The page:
'AV Club' Blockbusters: Entertainment Site Has New Features And Feel

It is barely a year since Scott Robson came on board as editor of AV Club, the site billed as “Pop culture obsessives writing for the pop culture obsessed.” And much has changed. For one thing, parent G/O has relocated the operation from Chicago to Los Angeles, and the site has a new team that is “just starting to get its sea legs,” as Robson puts it. AV Club also has several new features. And it has adopted a slightly different tone. Publishers Daily talked to Robson on Tuesday to discuss the legacy and future of this pop culture institution. 

Publishers DailyWhy did you move to L.A.? 

Robson: G/O saw an opportunity to set up the operation right next to Hollywood and put us more in touch with creators and producers, whether to do interviews with talent or get closer to the entertainment community. I’m from L.A. I started my career in L.A., although I’ve lived in New York twice-- I ran Moviephone and AOL TV for AOL, then worked at MTV. 



Publishers Daily: Didn’t some writers refuse to move from Chicago?

Robson: We did make offers to the team in Chicago to relocate. They decided not to make the move, which is fine. We’ve been able to build a team that we’re very excited about. We have a new film editor, a new TV editor, a new film writer--we’ve added three people to the team in the last few weeks. We have nice brand-new offices. We can see the Hollywood sign on a clear day from the office.  

Publishers Daily: Does that imply a change in direction?

Robson: We’re not necessarily changing direction so much as freshening things up. Through nobody’s fault in particular, the site had lost a little bit of its energy over the past few years. But that’s changing, between the move to L.A., and bringing in some fresh ideas and energy and people.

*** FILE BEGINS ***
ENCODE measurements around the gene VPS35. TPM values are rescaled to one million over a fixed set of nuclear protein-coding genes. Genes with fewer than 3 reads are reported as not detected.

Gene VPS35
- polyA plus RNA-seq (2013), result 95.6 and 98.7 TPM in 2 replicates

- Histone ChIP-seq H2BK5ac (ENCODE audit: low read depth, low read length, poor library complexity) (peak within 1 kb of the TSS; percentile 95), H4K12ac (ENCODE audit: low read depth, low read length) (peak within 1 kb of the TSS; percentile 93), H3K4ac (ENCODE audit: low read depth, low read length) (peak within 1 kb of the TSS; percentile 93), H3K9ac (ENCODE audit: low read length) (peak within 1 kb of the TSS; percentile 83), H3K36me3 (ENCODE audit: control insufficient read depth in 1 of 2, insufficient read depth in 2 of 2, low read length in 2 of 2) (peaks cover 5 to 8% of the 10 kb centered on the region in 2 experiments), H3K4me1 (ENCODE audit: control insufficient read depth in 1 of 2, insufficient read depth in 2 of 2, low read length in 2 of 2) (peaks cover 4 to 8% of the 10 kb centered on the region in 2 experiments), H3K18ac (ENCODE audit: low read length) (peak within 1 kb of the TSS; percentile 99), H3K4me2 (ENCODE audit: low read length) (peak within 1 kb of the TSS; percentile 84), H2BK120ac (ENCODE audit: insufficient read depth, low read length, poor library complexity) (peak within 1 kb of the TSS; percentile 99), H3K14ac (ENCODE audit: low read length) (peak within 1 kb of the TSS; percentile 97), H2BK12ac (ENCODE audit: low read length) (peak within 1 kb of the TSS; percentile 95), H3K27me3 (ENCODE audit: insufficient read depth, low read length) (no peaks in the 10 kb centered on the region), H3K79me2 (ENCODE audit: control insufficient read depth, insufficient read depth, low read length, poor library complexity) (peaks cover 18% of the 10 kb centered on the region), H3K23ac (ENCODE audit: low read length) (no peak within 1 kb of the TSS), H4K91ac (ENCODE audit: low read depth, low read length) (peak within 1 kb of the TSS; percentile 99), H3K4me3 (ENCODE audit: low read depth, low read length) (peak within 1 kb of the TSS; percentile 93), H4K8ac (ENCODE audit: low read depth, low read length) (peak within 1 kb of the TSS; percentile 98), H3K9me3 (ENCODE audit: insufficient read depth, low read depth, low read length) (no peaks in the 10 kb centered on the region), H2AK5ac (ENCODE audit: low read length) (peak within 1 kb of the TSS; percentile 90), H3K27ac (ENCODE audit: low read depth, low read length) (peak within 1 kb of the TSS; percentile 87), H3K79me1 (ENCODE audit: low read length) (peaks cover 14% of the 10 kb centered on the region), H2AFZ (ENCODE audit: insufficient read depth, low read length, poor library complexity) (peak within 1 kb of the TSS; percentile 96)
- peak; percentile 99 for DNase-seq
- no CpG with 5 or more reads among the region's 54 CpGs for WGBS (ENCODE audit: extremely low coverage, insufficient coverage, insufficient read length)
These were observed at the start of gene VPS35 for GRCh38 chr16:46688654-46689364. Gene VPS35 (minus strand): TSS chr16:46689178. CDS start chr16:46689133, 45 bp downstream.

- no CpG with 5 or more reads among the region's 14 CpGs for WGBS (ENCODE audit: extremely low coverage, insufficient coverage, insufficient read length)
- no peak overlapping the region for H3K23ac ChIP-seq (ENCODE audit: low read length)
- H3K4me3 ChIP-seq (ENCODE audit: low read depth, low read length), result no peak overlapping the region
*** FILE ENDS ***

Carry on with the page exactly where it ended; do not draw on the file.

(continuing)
Publishers Daily: How so?

Robson: AV Club made its bones on really sharply written reviews and smart features and sharp profiles, and we’ll continue to do that. But we’re putting a lot of emphasis on breaking news, and we’re seeing the fruits of that. Our ComScore [ranking] went up 37.4% from May.  

We’re also kind of leaving some of the snark behind. It had its moment, but I think people don’t respond to meanspiritedness and snarky the way they did a few years ago. We’ll still be funny and irreverent, but not out and out mean.

Publishers Daily: But didn’t that snarky writing kind of make the product?

Robson: We’re not losing our voice, we’re just not coming on in full attack mode. We don’t pull any punches with our reviews—we just gave somebody a D minus. They understand that’s part of our charm. We’re valued greatly for our editorial integrity. And we’ve got really active message boards, not something you find much. It’s all about engagement. We just did Brad Pitt’s top 20 movies last week. It was the top story in terms of traffic.  

Publishers Daily: What new features are you adding?

Robson: When I was offered this opportunity and told people I was taking the job, I was amazed at how many said, "That’s great, I’m really happy for you. Can you tell me what to watch?"